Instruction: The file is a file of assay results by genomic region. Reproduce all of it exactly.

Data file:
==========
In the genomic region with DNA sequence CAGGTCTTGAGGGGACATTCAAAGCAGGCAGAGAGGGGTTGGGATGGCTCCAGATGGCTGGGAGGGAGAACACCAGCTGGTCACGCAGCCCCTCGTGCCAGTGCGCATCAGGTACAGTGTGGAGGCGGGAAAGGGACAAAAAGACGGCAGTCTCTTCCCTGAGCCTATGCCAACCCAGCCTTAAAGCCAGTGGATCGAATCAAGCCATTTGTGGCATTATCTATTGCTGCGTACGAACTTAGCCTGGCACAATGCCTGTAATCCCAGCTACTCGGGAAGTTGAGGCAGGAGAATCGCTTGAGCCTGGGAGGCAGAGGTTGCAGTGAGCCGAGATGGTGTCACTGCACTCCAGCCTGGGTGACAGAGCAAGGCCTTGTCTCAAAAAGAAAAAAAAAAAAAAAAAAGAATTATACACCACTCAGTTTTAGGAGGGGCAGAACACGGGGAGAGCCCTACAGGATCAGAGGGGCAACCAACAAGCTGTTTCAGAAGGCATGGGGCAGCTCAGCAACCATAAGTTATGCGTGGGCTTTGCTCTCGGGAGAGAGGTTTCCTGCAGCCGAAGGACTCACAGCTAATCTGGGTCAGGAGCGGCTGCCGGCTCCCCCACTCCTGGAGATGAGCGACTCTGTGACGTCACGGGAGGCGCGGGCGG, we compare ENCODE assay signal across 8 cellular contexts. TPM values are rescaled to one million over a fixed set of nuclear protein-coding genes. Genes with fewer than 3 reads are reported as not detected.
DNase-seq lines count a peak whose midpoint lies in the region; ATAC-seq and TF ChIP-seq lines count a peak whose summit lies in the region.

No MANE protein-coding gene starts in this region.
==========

In the genomic region with DNA sequence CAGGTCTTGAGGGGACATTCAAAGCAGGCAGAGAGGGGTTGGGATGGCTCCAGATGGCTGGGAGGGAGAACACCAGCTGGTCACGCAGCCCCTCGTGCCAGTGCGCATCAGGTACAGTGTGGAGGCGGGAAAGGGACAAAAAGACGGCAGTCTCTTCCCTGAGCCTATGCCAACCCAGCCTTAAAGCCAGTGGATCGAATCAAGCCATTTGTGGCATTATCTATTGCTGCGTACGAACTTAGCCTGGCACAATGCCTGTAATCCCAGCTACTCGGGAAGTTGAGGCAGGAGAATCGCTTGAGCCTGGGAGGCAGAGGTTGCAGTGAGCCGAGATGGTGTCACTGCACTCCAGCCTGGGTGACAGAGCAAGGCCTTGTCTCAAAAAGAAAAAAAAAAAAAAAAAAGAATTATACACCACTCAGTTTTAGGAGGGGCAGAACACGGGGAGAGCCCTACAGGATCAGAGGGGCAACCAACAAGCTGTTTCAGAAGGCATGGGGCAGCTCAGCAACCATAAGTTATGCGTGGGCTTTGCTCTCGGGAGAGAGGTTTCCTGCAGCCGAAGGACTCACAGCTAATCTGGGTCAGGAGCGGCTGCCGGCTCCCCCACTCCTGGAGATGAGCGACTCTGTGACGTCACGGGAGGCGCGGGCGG, we compare ENCODE assay signal across 8 cellular contexts. TPM values are rescaled to one million over a fixed set of nuclear protein-coding genes. Genes with fewer than 3 reads are reported as not detected.
DNase-seq lines count a peak whose midpoint lies in the region; ATAC-seq and TF ChIP-seq lines count a peak whose summit lies in the region.

No MANE protein-coding gene starts in this region.